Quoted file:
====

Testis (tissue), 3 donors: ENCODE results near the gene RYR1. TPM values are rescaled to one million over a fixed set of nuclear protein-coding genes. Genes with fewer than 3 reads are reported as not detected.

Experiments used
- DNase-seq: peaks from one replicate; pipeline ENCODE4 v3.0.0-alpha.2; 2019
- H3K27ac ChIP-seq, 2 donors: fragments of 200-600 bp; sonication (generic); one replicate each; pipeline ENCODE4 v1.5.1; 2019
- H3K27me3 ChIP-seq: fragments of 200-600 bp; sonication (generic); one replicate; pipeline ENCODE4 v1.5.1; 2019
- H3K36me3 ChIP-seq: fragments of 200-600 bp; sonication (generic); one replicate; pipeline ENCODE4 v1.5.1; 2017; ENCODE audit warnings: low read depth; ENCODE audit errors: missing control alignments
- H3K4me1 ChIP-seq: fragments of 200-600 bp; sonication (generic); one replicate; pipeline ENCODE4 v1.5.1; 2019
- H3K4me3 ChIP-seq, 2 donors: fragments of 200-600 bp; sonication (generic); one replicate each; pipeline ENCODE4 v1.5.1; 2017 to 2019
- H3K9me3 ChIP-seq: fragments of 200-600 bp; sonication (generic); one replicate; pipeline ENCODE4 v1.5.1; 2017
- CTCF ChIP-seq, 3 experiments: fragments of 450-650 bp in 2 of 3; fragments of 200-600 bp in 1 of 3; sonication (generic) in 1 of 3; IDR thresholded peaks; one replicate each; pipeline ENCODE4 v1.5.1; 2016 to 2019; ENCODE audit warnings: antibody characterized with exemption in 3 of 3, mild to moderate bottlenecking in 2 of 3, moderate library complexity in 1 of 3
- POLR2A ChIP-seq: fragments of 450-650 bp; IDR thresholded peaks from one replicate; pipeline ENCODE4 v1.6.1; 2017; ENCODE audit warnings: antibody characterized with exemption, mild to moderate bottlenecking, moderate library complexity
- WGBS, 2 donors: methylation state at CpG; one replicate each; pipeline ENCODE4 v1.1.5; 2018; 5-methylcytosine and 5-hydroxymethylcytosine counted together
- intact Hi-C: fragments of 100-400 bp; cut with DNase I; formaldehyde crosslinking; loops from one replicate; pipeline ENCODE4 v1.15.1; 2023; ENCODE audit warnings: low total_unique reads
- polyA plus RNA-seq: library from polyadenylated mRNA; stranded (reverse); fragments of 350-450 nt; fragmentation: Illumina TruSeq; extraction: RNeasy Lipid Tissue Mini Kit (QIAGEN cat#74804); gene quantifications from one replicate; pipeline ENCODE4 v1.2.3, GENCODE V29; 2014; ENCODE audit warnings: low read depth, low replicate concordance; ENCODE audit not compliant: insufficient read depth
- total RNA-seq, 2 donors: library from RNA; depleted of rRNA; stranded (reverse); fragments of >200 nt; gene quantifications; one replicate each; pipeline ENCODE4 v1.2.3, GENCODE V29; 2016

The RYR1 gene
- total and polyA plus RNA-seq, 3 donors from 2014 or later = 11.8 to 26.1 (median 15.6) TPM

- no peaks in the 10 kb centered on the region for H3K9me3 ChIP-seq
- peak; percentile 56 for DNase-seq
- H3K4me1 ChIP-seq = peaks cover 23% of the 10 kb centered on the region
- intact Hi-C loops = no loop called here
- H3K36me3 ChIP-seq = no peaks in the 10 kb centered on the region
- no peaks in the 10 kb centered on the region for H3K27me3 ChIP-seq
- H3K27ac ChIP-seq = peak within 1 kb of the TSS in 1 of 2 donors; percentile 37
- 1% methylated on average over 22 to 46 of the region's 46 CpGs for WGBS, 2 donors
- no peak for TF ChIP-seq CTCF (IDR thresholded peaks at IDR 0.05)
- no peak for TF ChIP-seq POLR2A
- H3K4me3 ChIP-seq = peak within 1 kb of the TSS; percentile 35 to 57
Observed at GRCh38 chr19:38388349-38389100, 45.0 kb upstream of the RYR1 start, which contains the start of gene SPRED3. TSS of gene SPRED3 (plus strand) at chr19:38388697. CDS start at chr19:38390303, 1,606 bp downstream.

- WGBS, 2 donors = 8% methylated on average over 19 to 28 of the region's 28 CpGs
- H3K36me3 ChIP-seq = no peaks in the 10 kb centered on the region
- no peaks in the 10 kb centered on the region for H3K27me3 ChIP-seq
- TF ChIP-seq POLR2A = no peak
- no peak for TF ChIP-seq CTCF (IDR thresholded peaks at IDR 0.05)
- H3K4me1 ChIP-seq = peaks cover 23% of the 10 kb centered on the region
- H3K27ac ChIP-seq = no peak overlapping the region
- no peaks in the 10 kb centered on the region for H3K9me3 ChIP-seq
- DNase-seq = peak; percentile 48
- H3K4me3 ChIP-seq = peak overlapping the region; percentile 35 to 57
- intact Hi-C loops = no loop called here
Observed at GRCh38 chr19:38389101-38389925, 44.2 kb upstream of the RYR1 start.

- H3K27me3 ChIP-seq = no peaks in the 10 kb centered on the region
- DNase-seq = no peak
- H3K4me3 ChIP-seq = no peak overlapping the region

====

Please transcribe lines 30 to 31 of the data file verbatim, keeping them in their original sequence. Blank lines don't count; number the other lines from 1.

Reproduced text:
- WGBS, 2 donors = 8% methylated on average over 19 to 28 of the region's 28 CpGs
- H3K36me3 ChIP-seq = no peaks in the 10 kb centered on the region